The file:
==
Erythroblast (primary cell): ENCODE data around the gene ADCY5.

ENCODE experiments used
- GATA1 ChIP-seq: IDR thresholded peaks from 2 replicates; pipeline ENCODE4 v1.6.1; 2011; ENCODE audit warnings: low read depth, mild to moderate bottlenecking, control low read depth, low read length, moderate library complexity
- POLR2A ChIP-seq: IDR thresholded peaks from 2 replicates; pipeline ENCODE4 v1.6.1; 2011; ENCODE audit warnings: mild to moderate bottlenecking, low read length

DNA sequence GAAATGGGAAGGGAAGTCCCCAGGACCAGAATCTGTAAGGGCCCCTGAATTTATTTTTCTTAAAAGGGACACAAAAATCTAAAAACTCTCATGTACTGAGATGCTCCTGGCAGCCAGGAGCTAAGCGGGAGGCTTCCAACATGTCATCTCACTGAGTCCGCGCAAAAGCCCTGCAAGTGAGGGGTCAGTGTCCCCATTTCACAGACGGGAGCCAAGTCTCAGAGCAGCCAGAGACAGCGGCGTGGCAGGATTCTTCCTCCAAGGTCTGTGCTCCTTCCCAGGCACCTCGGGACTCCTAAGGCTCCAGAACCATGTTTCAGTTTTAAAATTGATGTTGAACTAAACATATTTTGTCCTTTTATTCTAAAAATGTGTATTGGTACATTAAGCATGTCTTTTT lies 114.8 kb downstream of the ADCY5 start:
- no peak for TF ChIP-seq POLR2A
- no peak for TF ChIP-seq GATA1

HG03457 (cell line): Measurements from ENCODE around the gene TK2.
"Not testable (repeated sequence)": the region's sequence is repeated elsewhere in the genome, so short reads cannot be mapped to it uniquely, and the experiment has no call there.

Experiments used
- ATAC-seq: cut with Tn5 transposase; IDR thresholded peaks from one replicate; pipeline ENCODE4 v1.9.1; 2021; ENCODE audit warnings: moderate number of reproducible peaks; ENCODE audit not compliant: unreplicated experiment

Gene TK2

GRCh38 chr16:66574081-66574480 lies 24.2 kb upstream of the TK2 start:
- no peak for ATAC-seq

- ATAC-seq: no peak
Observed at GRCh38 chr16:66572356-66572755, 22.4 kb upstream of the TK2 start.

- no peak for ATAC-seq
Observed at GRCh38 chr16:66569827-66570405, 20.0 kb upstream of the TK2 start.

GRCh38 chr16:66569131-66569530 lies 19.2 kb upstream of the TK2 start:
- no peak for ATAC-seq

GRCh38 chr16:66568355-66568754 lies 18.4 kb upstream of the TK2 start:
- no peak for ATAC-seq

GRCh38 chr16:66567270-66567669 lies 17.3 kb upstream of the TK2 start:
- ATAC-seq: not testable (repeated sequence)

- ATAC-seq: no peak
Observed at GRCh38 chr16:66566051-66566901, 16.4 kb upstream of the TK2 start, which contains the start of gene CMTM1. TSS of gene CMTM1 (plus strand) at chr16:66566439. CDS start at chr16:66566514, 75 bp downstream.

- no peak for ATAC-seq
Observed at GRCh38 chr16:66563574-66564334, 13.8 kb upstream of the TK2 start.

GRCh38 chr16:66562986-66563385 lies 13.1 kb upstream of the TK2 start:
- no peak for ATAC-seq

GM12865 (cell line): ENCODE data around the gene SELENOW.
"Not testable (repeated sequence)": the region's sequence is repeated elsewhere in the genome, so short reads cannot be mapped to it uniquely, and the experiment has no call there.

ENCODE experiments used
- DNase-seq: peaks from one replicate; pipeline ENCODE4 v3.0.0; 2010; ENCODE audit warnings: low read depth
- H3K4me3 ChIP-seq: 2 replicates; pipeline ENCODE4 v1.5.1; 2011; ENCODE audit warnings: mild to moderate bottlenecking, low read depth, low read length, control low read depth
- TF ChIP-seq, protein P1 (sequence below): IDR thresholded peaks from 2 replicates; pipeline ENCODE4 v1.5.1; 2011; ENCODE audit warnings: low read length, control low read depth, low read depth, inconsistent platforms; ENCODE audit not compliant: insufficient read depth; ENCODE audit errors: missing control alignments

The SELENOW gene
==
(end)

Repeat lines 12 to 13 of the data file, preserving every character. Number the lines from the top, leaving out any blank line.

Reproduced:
Gene TK2

GRCh38 chr16:66574081-66574480 lies 24.2 kb upstream of the TK2 start: